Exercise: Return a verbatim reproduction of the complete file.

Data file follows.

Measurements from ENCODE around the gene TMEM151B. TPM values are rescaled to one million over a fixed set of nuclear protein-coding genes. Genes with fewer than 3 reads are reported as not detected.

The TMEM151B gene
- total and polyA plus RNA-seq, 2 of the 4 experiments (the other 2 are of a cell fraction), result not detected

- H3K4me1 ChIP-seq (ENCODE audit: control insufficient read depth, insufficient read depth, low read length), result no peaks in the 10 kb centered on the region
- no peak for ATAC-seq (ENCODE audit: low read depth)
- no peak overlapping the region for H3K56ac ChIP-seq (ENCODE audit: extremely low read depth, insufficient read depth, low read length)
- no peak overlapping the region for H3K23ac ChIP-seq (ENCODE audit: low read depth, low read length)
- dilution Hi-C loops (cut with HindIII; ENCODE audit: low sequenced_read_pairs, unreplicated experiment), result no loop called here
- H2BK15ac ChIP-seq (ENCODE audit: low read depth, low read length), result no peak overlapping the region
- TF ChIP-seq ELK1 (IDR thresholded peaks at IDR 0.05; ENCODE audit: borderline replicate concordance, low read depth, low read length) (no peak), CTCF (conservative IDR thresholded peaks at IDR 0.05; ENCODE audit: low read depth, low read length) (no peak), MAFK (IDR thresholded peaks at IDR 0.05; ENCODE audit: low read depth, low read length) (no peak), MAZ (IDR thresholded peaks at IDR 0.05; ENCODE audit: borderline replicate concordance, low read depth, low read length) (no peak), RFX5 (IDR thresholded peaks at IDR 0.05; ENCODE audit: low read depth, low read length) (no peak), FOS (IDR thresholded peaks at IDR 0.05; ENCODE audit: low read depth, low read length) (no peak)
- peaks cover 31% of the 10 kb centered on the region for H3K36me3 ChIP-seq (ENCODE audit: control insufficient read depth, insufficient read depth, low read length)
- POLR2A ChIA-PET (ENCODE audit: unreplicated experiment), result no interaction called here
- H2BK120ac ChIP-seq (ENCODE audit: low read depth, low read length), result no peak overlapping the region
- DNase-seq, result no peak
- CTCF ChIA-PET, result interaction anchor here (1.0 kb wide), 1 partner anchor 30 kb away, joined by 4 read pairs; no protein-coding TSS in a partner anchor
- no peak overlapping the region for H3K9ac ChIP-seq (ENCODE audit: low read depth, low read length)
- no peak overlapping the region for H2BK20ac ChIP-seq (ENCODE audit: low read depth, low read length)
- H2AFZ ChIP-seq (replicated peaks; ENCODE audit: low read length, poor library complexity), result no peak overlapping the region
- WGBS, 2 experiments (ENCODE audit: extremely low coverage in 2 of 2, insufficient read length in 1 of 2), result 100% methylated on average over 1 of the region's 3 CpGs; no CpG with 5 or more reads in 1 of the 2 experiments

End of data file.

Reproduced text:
Measurements from ENCODE around the gene TMEM151B. TPM values are rescaled to one million over a fixed set of nuclear protein-coding genes. Genes with fewer than 3 reads are reported as not detected.

The TMEM151B gene
- total and polyA plus RNA-seq, 2 of the 4 experiments (the other 2 are of a cell fraction), result not detected

- H3K4me1 ChIP-seq (ENCODE audit: control insufficient read depth, insufficient read depth, low read length), result no peaks in the 10 kb centered on the region
- no peak for ATAC-seq (ENCODE audit: low read depth)
- no peak overlapping the region for H3K56ac ChIP-seq (ENCODE audit: extremely low read depth, insufficient read depth, low read length)
- no peak overlapping the region for H3K23ac ChIP-seq (ENCODE audit: low read depth, low read length)
- dilution Hi-C loops (cut with HindIII; ENCODE audit: low sequenced_read_pairs, unreplicated experiment), result no loop called here
- H2BK15ac ChIP-seq (ENCODE audit: low read depth, low read length), result no peak overlapping the region
- TF ChIP-seq ELK1 (IDR thresholded peaks at IDR 0.05; ENCODE audit: borderline replicate concordance, low read depth, low read length) (no peak), CTCF (conservative IDR thresholded peaks at IDR 0.05; ENCODE audit: low read depth, low read length) (no peak), MAFK (IDR thresholded peaks at IDR 0.05; ENCODE audit: low read depth, low read length) (no peak), MAZ (IDR thresholded peaks at IDR 0.05; ENCODE audit: borderline replicate concordance, low read depth, low read length) (no peak), RFX5 (IDR thresholded peaks at IDR 0.05; ENCODE audit: low read depth, low read length) (no peak), FOS (IDR thresholded peaks at IDR 0.05; ENCODE audit: low read depth, low read length) (no peak)
- peaks cover 31% of the 10 kb centered on the region for H3K36me3 ChIP-seq (ENCODE audit: control insufficient read depth, insufficient read depth, low read length)
- POLR2A ChIA-PET (ENCODE audit: unreplicated experiment), result no interaction called here
- H2BK120ac ChIP-seq (ENCODE audit: low read depth, low read length), result no peak overlapping the region
- DNase-seq, result no peak
- CTCF ChIA-PET, result interaction anchor here (1.0 kb wide), 1 partner anchor 30 kb away, joined by 4 read pairs; no protein-coding TSS in a partner anchor
- no peak overlapping the region for H3K9ac ChIP-seq (ENCODE audit: low read depth, low read length)
- no peak overlapping the region for H2BK20ac ChIP-seq (ENCODE audit: low read depth, low read length)
- H2AFZ ChIP-seq (replicated peaks; ENCODE audit: low read length, poor library complexity), result no peak overlapping the region
- WGBS, 2 experiments (ENCODE audit: extremely low coverage in 2 of 2, insufficient read length in 1 of 2), result 100% methylated on average over 1 of the region's 3 CpGs; no CpG with 5 or more reads in 1 of the 2 experiments